Re: virus: Models

Eric Boyd (
Mon, 17 Jun 1996 00:00:39 -0500

Tim Rhodes wrote:

> Question away!!!


I've been reading this mailing list now since about feburary or march,
and actually particiating for maybe a month. What I'm going to do here
is try and sum up the "most important insights" that the memetics
paradigm has provided. You've all seen these before. I think it's
important to sum them up.

The first is the one I mentioned in my first message here. The Reed

>> I think this ties into the discussion we were having earlier about
>> the idea of "Consensus Reality". Why didn't it get brought up
>> sooner? I wonder if it was becuase we were arguing while denying
>> our baser selves? Perhaps, to some extent, each of us was more
>> interested in seeing their "meme" triumph over everone elses: To
>> stamp their seal, to evangelize, to infect. It was only after we
>> all realized that that wasn't working that we began to pause
>> and say:
>> "Well, alright then...what do YOU think?"
>> And how many times have you read something and it just "passed
>> through" without ever really impacting you? And how many
>> points-of-view or interesting ideas do we ignore each day because
>> our mechanisms for filtering them out (for instance, by only
>> reading something refering to you specifically) aren't very good?
>> Object Lesson?

> Yes, and a good one. Maybe in future we can invoke the "Reed
> Principle" when we start to get too tied up in ourselves and seeing
> our memes win.

> Of course the parties invovled won't be able to see the need of
> invoking this, so we may need to count on others, not involed in the
> particular debate, to step in and tell us to chill out. (Yes, Eva,
> I got this idea from our conversation.)
> Can we all agree to step back for a moment and *just listen* when
> someone invokes the Reed Principle on us?
(Prof Tim said this, in reply to Reed Konsler)

This, as I see, it one of the facetts of what a level three mind would
always do. Level three is about understanding that all meme's infect us
and try to spread their dominance at the expense of the other competeing
meme's. Level three is about realizing that there is no need to become
"attached" to /any/ position. Use the meme's. Don't let them use you.
And David's point about the "point" of an argument fits in here too.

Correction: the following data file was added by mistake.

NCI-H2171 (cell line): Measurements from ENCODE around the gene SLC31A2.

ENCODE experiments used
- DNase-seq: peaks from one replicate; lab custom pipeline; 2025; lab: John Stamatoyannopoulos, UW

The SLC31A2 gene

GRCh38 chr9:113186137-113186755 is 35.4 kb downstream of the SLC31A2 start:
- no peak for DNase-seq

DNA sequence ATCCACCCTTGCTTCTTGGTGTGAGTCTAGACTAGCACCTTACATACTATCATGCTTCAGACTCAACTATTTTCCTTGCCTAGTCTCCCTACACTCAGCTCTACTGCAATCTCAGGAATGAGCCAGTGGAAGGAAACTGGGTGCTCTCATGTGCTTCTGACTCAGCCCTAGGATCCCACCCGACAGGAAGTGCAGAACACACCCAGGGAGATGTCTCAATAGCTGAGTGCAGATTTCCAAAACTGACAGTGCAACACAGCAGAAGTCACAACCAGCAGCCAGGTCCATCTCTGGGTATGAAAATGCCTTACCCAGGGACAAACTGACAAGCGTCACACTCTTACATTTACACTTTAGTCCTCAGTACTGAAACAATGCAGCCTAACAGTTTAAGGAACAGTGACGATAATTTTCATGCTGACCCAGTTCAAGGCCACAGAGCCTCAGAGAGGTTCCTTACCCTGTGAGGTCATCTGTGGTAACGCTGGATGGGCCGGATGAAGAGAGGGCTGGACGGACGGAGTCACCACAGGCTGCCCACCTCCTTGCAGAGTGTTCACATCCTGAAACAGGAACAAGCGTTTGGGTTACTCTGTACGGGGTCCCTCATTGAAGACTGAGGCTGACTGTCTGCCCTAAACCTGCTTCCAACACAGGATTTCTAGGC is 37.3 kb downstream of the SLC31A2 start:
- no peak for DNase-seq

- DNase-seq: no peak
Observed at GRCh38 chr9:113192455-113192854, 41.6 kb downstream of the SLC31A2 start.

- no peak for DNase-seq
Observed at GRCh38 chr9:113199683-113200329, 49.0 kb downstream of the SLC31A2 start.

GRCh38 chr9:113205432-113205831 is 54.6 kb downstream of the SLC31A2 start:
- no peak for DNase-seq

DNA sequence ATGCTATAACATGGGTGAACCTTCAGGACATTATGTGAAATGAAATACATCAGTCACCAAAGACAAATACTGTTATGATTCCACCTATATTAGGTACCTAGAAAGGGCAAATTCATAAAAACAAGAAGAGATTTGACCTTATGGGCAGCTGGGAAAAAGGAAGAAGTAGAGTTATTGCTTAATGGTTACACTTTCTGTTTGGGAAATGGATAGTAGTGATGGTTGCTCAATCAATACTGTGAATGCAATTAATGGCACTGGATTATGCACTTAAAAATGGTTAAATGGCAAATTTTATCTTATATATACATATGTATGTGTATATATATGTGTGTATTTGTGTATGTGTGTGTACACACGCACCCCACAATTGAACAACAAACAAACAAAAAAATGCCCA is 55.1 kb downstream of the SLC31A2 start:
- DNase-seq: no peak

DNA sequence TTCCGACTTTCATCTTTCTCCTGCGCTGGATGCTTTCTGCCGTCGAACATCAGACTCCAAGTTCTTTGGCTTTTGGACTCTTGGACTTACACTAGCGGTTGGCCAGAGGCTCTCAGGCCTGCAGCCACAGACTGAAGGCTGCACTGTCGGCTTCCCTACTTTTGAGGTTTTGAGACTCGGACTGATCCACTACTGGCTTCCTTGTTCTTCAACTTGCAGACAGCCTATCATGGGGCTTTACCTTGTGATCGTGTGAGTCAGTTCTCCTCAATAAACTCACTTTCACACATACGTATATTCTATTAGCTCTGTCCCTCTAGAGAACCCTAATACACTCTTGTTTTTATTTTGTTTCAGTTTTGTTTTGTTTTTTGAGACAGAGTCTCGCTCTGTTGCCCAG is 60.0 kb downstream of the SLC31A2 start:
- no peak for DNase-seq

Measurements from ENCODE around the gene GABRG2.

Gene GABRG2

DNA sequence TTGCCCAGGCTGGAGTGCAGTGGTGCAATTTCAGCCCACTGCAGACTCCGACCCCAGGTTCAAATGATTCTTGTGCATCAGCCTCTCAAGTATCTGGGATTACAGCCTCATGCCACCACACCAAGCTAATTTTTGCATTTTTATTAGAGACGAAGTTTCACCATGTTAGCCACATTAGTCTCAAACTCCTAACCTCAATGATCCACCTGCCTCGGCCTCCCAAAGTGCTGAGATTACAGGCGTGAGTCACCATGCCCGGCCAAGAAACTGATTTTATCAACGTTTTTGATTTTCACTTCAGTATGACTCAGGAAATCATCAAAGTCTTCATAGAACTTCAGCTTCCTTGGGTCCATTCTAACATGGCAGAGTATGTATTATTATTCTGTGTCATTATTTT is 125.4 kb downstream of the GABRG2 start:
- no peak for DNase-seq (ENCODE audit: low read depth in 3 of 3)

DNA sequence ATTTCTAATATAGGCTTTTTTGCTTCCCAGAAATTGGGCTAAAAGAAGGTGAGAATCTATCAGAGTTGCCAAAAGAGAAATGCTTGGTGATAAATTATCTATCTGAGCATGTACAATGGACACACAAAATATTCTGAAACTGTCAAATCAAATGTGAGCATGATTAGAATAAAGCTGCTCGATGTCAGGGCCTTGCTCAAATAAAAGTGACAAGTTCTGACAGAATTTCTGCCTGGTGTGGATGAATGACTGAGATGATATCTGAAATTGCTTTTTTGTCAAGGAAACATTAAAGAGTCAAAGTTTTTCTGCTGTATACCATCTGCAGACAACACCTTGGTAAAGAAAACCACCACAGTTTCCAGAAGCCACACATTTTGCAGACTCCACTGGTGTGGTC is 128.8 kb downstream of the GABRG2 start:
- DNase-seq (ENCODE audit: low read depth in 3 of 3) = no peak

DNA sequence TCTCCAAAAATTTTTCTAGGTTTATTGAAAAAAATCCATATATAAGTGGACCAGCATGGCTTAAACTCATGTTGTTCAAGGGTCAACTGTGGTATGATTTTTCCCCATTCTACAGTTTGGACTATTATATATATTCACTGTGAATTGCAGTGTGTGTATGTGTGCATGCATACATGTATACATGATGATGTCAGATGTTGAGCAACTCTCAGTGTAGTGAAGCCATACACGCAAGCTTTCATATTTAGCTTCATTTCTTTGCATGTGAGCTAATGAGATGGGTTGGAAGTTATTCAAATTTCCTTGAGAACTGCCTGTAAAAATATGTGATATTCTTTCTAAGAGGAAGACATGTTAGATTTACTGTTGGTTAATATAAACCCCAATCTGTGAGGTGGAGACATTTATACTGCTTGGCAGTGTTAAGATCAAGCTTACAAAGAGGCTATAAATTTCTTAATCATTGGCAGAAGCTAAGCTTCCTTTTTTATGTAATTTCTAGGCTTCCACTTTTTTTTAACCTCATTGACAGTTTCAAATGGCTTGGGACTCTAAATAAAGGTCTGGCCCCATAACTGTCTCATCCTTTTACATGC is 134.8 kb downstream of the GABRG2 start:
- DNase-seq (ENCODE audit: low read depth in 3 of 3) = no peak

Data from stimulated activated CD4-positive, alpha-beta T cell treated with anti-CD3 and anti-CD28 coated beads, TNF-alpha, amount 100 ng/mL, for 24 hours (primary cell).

The point of an argument is not to "win" but rather to educate and
learn; to strive together to find a better, more useful, map of

If I may, I'd like to add a little something to the Reed Principle. I
think that after we have stepped back and read not only others' posts
but our own again; after we have released our death grip on the
"truth"[1] of our meme's and the "falsity" of their's, and after we have
waited maybe a day or two for "it" to sink in, we should sit down and
write out, in a full post, what we see. Endeavour to make the post
"complete", that is, to present both sides (or all of them) of the
issue, as you see it, and to not rely on what you have said before.
Write it like you are presenting the debate to someone who has just
entered the CoV. Clean. Bold. Spacious. If each person involved does
this, not only does it clarify their own position but it also clarifies
how they see the other positions. There will be new material to work
with, and the stagnation and feuds that probably caused the Reed
Principle to be invoked will be put under the scrutiny of a thousand
watt light bulb and a dozen keen eyes.

Look good?

[1] I really like what John's position on Post Structuralism does to
truth. I think that ultimatly /striving/ for truth would be valid, but I
do not think that any "absolute" truth can possibly be meaningful.
Truth can not be general, and apply to everything. Truth is relative,
_in_ the system, rather than above it. Science is a /map/; not reality
itself. Stones don't fall because of the law of gravity. Rather, we
know that the law of gravity is valid because stones fall!


Now, level three is about more than just that. If there is an error in
your thinking, don't /ever/ gloss it over. Admit you were mistaken, and
_fix_it. Pancritical Rationalism fits in very well:

The new framework permits a rationalist to be characterized as one who
is willing to entertain any position and holds all his positions,
including his most fundamental standards, goals, and decisions, and his